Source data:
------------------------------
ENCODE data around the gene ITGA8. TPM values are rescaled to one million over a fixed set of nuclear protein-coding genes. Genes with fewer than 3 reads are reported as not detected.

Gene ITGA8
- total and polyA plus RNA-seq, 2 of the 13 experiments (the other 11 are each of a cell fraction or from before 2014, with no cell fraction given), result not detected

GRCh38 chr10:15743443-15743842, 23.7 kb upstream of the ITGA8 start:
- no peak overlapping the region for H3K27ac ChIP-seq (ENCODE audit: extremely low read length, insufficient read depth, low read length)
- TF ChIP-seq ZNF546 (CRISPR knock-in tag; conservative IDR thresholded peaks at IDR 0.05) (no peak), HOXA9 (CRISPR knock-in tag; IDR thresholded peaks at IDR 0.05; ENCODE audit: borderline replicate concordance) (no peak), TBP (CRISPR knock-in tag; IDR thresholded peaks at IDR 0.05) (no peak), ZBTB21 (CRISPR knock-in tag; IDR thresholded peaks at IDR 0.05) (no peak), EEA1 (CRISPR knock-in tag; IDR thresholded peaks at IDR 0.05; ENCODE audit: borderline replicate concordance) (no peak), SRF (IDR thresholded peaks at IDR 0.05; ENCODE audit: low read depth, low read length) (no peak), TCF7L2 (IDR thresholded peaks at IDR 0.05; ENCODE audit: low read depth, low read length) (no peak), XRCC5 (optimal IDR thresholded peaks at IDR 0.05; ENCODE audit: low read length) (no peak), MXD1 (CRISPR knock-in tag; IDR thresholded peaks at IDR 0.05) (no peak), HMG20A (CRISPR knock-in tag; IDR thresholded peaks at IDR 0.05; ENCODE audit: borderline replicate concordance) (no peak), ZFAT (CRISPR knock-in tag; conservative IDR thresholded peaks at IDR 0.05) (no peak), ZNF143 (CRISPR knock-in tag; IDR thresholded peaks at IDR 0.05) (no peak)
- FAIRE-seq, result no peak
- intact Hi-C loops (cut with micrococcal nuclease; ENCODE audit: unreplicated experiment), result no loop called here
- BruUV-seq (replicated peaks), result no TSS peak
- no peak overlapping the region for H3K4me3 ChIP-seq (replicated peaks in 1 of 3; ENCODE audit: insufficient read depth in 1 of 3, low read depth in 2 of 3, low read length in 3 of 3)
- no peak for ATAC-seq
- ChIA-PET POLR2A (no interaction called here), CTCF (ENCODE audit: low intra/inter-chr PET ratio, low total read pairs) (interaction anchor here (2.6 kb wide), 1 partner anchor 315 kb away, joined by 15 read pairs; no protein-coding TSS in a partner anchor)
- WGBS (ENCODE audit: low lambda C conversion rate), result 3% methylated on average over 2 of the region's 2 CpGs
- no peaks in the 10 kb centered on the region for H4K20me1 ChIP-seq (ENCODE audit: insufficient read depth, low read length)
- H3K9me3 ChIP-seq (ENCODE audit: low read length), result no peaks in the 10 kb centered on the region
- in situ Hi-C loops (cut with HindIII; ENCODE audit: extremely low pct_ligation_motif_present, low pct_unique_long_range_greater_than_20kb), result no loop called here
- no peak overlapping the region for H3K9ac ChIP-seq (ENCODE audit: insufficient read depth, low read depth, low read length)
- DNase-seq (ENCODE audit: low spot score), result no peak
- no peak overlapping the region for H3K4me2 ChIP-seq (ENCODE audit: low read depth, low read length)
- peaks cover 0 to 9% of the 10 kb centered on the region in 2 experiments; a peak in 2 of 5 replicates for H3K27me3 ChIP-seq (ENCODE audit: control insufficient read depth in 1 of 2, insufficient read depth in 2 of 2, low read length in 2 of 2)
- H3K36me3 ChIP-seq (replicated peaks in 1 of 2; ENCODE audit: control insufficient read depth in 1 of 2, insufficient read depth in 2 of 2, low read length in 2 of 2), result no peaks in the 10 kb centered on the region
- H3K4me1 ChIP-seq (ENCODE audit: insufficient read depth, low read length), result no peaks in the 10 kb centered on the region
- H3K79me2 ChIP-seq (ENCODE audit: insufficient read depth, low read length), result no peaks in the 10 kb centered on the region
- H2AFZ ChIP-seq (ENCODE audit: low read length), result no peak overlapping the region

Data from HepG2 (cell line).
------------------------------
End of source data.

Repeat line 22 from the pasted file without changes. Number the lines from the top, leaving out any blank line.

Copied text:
- H3K4me1 ChIP-seq (ENCODE audit: insufficient read depth, low read length), result no peaks in the 10 kb centered on the region